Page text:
Archive for March, 2009

The Shoe Chucker and the General

March 24, 2009

            The General is a sweet and to the point poem by Siegfried Sassoon.  This poem reminded me of the infamous shoe assassin.  I am referring to the incident that occurred in Iraq on a glorious mid December day; the odd-job like assault attempt on President Bush by Muntar al-Zaidi.  A basic run down of the scenario is that President Bush was addressing the Iraqi press and Muntar in a fit of rage threw both of his shoes a Bush narrowly missing. 

           

            This international incident started very similarly to the beginning of the poem

 

‘Good-morning; good-morning!’ the General said

           

            Probably similar to the gibberish Bush spat out with a Texas accent.

 

“When we met him last week on our way to the line./ Now the soldiers he smiled at are most of ‘em dead,/ And we’re cursing his staff for incompetent swine.

 

            So far it seems pretty accurate.  Muntar more then likely lost friends and loved ones during the invasion and he describes his act as

           

“a natural response to occupation.”

 

Sassoon’s poem goes on to say

 

“He’s a cheery old card,’ grunted Harry to Jack/ As they slogged up to Arras with rifle and pack/ But he did for them both by his plan of attack.

 

            The similarities are astounding.  Bush does seem like a “cheery old card.” Bush makes up words on the regular which has to be fun, spent 40% of his presidency on vacation, and he definitely did Iraq in with his plan of attack.  Bush caused this one man so much hatred because he was the ‘General’ that he threw his shoes at him.  Once again just like the story Muntar is SOL just like Harry and Jack because he was sentenced to 3 years in prison for throwing a shoe.  The case is being appealed but in the court of public opinion he has already won with 60% of Iraqis considering him a hero.  So in summation, who throws a shoe? Honestly!

 

Shoe attacker on the BBC

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Boys at War

March 24, 2009

            Wilfred Owen is the master of anti-war poetry and a favorite of mine.  In Arms And The Boy he speaks about boys and war.  The poem starts off saying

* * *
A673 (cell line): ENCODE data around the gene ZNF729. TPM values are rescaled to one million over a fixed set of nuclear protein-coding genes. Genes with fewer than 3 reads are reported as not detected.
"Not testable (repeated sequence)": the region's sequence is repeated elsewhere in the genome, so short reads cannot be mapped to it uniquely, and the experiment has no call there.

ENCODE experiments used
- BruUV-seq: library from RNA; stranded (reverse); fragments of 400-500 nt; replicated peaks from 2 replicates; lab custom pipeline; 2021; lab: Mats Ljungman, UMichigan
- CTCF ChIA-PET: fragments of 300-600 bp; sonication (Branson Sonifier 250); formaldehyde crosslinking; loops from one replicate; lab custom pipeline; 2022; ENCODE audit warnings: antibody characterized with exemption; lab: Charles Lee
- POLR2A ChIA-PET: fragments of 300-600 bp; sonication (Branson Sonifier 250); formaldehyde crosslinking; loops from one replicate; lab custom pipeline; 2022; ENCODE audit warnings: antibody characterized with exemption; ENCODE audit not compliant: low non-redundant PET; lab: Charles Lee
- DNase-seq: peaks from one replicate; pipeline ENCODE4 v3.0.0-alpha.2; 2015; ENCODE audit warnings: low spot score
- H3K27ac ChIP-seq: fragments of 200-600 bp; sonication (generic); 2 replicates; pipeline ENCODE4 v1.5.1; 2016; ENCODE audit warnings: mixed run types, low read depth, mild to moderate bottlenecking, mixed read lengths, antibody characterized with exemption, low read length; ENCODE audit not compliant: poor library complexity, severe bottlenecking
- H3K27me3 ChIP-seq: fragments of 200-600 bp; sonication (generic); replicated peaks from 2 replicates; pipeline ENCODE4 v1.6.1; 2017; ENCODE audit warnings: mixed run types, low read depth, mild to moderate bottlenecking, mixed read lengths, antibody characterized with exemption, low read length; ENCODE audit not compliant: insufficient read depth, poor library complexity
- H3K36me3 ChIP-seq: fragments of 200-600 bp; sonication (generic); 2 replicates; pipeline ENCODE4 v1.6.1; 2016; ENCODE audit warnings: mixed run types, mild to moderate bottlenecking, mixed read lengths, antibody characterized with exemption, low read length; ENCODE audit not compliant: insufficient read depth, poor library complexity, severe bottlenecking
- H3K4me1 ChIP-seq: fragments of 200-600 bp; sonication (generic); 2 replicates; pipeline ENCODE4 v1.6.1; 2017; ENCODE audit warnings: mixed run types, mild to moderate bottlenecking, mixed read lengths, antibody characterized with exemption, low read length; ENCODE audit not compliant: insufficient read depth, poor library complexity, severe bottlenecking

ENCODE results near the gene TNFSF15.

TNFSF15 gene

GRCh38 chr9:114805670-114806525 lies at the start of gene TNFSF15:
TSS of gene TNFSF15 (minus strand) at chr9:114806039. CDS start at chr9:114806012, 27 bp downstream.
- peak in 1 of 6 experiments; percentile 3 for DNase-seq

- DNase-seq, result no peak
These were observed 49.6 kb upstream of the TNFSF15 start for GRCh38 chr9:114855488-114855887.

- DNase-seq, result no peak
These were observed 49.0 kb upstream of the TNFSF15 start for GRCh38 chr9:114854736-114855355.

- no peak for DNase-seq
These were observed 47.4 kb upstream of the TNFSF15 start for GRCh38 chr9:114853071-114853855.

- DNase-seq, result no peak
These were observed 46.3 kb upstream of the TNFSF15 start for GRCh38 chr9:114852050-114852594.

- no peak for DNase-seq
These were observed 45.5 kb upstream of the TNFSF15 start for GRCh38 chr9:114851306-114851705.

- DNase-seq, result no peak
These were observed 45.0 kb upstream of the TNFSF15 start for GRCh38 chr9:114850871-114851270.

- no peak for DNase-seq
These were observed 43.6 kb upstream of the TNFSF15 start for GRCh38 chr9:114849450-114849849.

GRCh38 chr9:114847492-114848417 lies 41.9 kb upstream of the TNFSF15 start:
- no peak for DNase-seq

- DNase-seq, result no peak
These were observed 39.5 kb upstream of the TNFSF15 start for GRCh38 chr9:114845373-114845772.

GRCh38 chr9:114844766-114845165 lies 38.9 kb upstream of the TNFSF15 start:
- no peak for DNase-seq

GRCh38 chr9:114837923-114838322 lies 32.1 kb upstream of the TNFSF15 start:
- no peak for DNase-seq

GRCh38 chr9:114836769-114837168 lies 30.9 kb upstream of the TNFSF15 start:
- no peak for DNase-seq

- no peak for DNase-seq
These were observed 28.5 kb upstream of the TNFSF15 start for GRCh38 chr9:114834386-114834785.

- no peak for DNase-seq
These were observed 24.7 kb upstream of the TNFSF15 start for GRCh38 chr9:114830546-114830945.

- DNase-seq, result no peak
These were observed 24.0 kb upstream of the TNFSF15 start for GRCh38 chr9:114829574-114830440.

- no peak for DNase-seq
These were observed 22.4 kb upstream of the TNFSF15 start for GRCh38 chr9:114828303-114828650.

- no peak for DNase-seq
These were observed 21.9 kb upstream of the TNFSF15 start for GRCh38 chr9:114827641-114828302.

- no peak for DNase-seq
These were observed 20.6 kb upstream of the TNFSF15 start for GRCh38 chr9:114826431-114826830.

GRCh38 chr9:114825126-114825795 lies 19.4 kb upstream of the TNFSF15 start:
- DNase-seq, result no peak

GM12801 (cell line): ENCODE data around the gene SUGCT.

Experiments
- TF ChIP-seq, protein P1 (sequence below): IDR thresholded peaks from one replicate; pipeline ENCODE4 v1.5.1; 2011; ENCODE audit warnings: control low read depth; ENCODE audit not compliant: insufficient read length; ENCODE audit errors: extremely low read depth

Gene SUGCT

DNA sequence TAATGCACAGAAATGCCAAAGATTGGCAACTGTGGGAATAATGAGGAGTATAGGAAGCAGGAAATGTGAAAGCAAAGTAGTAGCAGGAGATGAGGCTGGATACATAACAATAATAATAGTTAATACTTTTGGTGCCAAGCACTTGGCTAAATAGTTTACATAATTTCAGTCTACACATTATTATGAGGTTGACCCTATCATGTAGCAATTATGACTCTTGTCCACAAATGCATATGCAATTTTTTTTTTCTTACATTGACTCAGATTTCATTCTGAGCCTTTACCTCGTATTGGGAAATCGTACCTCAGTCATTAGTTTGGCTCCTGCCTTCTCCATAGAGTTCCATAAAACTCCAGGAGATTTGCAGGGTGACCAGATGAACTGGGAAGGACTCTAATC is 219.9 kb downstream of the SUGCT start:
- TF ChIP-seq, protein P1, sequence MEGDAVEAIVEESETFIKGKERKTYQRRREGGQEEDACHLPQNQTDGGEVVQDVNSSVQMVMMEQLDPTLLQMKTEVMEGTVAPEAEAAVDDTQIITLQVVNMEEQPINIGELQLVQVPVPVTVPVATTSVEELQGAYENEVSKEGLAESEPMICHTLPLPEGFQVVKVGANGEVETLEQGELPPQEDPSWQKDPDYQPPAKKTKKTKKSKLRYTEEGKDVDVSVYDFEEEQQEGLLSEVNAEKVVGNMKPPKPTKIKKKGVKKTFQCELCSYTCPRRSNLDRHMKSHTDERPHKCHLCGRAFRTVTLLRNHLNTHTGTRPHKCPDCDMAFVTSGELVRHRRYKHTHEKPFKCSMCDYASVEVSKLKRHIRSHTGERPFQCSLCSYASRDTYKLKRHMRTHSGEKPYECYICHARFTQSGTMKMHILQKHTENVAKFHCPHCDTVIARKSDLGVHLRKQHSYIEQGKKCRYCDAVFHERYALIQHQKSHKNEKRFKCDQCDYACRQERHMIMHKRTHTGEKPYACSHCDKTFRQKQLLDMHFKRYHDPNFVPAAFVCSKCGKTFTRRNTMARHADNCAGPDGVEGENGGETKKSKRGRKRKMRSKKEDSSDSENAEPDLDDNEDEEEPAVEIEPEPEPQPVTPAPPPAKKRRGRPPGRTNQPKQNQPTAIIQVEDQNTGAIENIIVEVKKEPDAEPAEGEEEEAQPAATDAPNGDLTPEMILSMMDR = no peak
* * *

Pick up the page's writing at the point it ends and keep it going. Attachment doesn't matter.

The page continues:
“let the boy try along this bayonet-blade/ How cold steel is, and keen with hunger of blood;/ Blue with all malice, like a madman’s flash;

 

            Owens speaks about how we let are children play with toy guns and knifes and play war.  This poem reminded me of a military blog that really showed me that the men fighting overseas really are Boys.

            The author of the blog was going on a routine mission to check out three clinics.  The fist two clinics go by no problem, but in route to the third the 3rd clinic the road they are on dead ends.  So they turn around and try to drive through the old dirt road graveyard that they drove on to get the first clinics.  So there driving through the graveyard and the first MRAP gets stuck.  So the MRAP the author is in drives past and everyone starts yelling.  So they obviously think they are about to get stuck so they back up.  Turns out they had already went over the whole everyone was yelling about and backed right into it. 

            This funny, quirky story from Afghanistan to me shows how young our soldiers really are. Owen says in the final lines of the poem

 

“For his teeth seem for laughing round an apple./ There lurk no claws behind his fingers supple;/ And God will grow no talons at his heels,/ nor antlers through the thickness of his curls.

 

            This story just really hammers home how we send the youth of our nation of to a foreign land to fight a foreign enemy equally as young.  The boys in this story had a good laugh at themselves in a war zone and if that doesn’t prove that they are just boys with arms noting else will.

           

MRAPs and Graveyards don’t mix

Absurdity of war

March 24, 2009

The bombing of Dreseden produced the largest casualties of WWII and was kept secret from the American public because in Rumfoord words

 

“fear that a lot of bleeding hears might not think it was such a wonderful thing to do.”